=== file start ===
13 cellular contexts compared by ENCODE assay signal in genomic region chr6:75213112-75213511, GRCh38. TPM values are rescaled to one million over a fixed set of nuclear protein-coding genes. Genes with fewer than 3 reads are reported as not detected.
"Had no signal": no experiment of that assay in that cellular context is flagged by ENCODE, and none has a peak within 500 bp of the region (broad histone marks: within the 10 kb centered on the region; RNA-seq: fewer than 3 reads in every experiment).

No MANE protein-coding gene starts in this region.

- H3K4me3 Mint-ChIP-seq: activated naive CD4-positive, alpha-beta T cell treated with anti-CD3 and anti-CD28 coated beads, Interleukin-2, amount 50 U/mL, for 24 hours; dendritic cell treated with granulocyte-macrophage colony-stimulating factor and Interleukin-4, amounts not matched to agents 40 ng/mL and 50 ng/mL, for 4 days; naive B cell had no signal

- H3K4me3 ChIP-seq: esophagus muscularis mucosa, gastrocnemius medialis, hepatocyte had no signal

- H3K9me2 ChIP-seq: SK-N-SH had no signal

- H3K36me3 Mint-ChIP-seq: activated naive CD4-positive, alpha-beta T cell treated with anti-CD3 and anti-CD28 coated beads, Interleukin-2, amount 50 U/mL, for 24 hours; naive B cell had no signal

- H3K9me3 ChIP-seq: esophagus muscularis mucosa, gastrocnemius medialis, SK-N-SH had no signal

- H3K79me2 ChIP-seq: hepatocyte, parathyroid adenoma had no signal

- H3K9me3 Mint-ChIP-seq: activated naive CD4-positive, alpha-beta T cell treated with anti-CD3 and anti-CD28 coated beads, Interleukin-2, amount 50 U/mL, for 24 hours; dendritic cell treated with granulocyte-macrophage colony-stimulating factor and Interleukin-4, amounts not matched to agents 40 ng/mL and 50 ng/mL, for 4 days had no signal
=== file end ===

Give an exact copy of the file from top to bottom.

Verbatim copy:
13 cellular contexts compared by ENCODE assay signal in genomic region chr6:75213112-75213511, GRCh38. TPM values are rescaled to one million over a fixed set of nuclear protein-coding genes. Genes with fewer than 3 reads are reported as not detected.
"Had no signal": no experiment of that assay in that cellular context is flagged by ENCODE, and none has a peak within 500 bp of the region (broad histone marks: within the 10 kb centered on the region; RNA-seq: fewer than 3 reads in every experiment).

No MANE protein-coding gene starts in this region.

- H3K4me3 Mint-ChIP-seq: activated naive CD4-positive, alpha-beta T cell treated with anti-CD3 and anti-CD28 coated beads, Interleukin-2, amount 50 U/mL, for 24 hours; dendritic cell treated with granulocyte-macrophage colony-stimulating factor and Interleukin-4, amounts not matched to agents 40 ng/mL and 50 ng/mL, for 4 days; naive B cell had no signal

- H3K4me3 ChIP-seq: esophagus muscularis mucosa, gastrocnemius medialis, hepatocyte had no signal

- H3K9me2 ChIP-seq: SK-N-SH had no signal

- H3K36me3 Mint-ChIP-seq: activated naive CD4-positive, alpha-beta T cell treated with anti-CD3 and anti-CD28 coated beads, Interleukin-2, amount 50 U/mL, for 24 hours; naive B cell had no signal

- H3K9me3 ChIP-seq: esophagus muscularis mucosa, gastrocnemius medialis, SK-N-SH had no signal

- H3K79me2 ChIP-seq: hepatocyte, parathyroid adenoma had no signal

- H3K9me3 Mint-ChIP-seq: activated naive CD4-positive, alpha-beta T cell treated with anti-CD3 and anti-CD28 coated beads, Interleukin-2, amount 50 U/mL, for 24 hours; dendritic cell treated with granulocyte-macrophage colony-stimulating factor and Interleukin-4, amounts not matched to agents 40 ng/mL and 50 ng/mL, for 4 days had no signal